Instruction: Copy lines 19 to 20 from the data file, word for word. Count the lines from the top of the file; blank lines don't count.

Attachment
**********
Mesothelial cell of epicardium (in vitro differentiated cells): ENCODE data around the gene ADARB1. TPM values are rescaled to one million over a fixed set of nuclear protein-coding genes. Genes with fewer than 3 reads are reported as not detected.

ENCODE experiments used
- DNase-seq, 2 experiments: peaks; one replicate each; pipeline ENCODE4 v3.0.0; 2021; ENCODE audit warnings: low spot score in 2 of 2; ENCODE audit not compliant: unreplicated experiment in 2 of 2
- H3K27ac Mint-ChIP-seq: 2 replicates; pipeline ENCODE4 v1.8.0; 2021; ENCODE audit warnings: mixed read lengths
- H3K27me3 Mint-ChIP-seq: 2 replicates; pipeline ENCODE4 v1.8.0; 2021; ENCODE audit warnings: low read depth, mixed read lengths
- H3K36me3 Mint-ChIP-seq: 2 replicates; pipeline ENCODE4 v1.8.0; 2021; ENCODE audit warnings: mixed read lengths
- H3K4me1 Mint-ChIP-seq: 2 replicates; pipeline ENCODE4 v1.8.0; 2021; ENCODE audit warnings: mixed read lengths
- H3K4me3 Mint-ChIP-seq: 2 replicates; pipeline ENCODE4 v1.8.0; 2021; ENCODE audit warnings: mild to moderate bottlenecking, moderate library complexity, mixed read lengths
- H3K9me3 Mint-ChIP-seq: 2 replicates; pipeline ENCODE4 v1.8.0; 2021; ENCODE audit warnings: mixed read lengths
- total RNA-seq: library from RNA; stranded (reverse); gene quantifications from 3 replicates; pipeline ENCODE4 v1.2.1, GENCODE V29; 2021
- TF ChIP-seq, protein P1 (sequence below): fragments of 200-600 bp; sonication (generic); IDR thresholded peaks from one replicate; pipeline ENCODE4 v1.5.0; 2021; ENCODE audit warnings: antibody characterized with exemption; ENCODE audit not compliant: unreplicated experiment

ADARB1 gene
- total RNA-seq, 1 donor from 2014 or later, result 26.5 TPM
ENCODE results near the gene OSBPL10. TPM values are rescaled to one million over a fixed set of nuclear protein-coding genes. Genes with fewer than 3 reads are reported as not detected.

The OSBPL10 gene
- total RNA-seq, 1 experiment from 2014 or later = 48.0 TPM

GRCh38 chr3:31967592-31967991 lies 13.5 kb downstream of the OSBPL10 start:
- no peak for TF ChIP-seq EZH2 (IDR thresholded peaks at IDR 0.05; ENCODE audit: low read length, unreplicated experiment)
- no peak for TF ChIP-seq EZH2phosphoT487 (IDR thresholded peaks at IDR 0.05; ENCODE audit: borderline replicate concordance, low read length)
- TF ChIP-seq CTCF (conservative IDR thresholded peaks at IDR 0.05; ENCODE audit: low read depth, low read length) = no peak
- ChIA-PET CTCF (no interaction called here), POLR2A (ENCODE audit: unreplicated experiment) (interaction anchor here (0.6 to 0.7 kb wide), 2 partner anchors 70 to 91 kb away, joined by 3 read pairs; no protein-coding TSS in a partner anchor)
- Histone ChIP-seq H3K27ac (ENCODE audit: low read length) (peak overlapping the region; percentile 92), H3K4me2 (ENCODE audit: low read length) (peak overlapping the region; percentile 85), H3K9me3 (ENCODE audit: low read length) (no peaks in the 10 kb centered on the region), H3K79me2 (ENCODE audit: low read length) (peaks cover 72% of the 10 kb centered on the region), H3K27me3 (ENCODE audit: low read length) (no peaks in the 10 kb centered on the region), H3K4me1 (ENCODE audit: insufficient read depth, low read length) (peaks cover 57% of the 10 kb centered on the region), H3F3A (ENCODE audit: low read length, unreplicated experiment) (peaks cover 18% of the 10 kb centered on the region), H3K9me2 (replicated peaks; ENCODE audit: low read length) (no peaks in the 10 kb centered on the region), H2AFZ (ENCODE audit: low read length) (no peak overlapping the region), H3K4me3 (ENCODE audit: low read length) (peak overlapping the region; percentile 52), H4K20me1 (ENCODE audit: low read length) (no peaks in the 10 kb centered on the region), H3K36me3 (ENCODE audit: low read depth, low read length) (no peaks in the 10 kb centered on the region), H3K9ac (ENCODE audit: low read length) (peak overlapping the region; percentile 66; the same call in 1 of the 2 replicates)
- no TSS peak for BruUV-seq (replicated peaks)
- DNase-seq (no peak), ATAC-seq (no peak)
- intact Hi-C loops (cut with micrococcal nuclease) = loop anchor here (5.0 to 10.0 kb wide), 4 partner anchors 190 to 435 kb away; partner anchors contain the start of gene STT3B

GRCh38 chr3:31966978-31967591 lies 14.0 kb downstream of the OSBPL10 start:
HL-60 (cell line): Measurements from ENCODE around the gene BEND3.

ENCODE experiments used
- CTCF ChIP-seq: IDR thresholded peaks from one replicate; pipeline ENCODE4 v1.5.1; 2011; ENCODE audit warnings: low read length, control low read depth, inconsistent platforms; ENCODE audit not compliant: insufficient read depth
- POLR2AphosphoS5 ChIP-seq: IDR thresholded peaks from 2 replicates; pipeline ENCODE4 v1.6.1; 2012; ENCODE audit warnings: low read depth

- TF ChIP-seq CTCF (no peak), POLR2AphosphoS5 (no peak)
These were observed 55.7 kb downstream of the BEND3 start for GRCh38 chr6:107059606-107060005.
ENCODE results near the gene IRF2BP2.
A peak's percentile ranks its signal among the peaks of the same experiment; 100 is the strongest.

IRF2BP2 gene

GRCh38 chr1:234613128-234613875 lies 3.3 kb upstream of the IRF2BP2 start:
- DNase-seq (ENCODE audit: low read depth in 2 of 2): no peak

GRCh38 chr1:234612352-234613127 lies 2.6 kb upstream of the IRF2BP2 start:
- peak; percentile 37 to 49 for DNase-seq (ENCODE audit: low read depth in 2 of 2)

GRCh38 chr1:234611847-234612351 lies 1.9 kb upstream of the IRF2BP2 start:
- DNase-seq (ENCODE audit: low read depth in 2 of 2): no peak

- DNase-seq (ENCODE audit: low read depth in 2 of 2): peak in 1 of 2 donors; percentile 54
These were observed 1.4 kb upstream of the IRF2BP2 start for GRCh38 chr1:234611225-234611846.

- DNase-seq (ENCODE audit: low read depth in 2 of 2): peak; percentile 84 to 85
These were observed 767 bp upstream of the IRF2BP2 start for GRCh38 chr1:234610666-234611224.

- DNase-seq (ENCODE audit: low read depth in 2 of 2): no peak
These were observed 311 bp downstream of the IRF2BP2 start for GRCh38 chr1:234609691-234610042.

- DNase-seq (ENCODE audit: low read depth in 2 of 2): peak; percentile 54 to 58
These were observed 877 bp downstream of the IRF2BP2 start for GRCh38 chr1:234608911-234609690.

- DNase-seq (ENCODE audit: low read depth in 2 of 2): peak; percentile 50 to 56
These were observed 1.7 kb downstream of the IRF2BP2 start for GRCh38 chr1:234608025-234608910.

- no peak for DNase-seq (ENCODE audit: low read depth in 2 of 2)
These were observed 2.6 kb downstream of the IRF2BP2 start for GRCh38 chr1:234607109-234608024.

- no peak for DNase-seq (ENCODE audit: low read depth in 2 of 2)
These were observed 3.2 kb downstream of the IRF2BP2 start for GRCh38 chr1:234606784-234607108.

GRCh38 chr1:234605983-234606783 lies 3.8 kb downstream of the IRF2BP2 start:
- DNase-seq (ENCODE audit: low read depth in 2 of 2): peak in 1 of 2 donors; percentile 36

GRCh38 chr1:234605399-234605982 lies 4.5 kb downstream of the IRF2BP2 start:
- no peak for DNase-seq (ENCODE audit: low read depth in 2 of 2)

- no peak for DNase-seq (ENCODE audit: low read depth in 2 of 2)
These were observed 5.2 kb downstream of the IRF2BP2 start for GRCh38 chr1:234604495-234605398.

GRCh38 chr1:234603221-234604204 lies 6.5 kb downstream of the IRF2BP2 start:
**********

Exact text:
- no peak for TF ChIP-seq EZH2phosphoT487 (IDR thresholded peaks at IDR 0.05; ENCODE audit: borderline replicate concordance, low read length)
- TF ChIP-seq CTCF (conservative IDR thresholded peaks at IDR 0.05; ENCODE audit: low read depth, low read length) = no peak